Could Zimbabwe vote oust Mugabe?
Zimbabweans head to the polls Saturday amid suspicion that President Robert Mugabe may rig the election to award himself yet another term.
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Ethnic repression against the Zulu-speaking Ndibele tribes here killed at least 20,000 in the mid-1980s – a sign of just how far Mr. Mugabe would go to hold onto power.
Small wonder then that the people of Matabeleland – and especially in the quiet regional capital, Bulawayo – view Saturday's presidential elections with a mix of hope and realism, and the knowledge that Mugabe will not go without a fight.
"If Mugabe wins, we'll have economic disaster in Zimbabwe, complete disaster," says Gordon Moyo, director of Bulawayo Agenda, a democracy-building nonprofit in Bulawayo.
"If [former finance minister Simba Makoni] wins, we'll have unrest, because Mugabe will fight. Either way, civil society should continue to press for our rights, and join hands with other democratic forces to make sure this government is delegitimized. Democracy is not final until it respects the will of the people," he says.
Zimbabwe has never been so close to economic collapse – and oddly, to political renewal – as it will be this month. An inflation rate of 100,000 percent, the result of socialist land redistribution, mismanagement, corruption, and the withdrawal of Western financial support, has created unspeakable hardship for the Zimbabwean people.
But hardship has also hardened the feelings of many Zimbabweans that the time has come for a change in leadership. The question now is how Mugabe's own party, the ZANU-PF – which controls the Army, police, the intelligence services, the election commission, and nearly all news media outlets – will respond to the public mood.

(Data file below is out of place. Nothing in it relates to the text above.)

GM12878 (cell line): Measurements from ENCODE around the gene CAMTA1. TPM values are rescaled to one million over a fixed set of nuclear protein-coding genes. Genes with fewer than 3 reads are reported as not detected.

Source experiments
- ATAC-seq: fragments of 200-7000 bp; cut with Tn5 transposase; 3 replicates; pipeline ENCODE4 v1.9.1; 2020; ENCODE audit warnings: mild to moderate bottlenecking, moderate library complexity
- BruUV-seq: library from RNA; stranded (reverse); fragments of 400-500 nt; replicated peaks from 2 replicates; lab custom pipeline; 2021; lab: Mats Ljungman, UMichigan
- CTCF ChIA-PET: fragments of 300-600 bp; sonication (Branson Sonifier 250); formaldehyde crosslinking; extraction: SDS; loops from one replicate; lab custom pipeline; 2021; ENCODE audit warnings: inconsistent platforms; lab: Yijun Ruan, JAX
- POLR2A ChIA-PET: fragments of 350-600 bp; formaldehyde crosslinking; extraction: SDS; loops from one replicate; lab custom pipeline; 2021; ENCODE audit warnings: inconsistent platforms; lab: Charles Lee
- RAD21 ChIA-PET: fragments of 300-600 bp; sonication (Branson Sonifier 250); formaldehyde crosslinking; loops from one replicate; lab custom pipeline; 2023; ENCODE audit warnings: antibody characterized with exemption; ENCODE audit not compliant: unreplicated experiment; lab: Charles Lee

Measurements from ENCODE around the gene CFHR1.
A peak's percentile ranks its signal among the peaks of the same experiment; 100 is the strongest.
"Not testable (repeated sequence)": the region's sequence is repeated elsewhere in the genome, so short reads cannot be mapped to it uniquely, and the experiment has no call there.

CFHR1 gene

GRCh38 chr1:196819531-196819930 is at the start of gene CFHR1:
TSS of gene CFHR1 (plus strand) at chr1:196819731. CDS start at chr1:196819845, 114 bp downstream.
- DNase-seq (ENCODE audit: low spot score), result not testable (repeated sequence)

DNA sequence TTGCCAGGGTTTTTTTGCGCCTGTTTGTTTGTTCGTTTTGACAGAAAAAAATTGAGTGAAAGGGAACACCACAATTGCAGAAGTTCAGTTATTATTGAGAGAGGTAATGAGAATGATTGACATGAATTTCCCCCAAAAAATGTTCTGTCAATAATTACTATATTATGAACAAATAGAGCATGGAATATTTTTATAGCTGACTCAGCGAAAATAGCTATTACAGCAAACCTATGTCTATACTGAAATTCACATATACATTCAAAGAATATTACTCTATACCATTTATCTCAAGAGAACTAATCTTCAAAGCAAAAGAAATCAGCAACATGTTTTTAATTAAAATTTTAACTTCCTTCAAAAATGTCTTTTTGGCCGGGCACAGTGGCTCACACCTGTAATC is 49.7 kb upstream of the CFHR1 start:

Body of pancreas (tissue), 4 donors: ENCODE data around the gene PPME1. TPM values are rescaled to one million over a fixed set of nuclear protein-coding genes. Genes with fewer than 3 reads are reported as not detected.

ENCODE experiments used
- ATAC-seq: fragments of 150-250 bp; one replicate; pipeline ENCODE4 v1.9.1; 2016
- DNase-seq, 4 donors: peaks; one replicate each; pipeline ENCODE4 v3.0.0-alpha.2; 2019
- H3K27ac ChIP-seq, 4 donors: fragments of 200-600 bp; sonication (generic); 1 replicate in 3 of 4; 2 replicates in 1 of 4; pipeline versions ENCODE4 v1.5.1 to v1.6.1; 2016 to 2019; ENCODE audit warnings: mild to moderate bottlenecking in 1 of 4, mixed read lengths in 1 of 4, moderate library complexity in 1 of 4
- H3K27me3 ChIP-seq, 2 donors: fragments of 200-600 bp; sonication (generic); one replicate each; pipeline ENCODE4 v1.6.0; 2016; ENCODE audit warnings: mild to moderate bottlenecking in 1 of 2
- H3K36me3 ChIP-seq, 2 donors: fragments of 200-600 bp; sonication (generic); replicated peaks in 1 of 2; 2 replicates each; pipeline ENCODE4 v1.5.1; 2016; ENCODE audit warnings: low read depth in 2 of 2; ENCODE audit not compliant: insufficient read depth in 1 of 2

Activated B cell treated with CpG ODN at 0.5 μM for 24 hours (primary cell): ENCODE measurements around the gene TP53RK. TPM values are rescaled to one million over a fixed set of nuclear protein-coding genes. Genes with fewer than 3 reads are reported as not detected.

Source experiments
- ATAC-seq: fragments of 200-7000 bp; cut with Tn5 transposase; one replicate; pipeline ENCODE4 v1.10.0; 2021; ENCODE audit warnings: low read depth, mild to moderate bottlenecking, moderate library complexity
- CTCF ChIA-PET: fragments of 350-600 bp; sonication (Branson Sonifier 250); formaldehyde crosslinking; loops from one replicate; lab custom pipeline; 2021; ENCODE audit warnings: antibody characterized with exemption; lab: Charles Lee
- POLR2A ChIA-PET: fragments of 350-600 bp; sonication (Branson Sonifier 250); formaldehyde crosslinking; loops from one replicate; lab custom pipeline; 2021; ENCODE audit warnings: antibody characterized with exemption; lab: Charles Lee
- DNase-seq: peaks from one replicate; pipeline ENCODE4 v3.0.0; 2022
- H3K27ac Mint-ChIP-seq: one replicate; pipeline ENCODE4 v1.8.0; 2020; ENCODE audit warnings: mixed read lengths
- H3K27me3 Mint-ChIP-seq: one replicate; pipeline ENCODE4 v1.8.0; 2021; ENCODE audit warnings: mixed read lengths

"What the history of Zimbabwe shows us is that the voice of the people is not necessarily as important as the part played by the elites," says Chris Maroleng, a senior researcher at the Institute for Security Studies in Tshwane, South Africa. "If any change is to occur, it will not be a regime change, it will be a regime reconstitution, with the ruling elite from the ZANU-PF giving consent for Mugabe to be replaced. We may be seeing this occur."
With three major candidates running for president – including Mr. Makoni, perennial opposition candidate Morgan Tsvangirai, and Mugabe – some analysts say that the election is likely to go to a runoff, since no one candidate will be able to secure the 51 percent of the vote required for an outright victory. Of course, this scenario presumes that Saturday's vote will be free and fair.
There are few signs of that. Several foreign election monitoring missions have been denied accreditation, and George Charamba, the spokesman for the Ministry of Information has publicly announced that they would scrutinize any request for accreditation by any foreign journalists, sifting out those from "hostile" Western countries such as the US and Britain.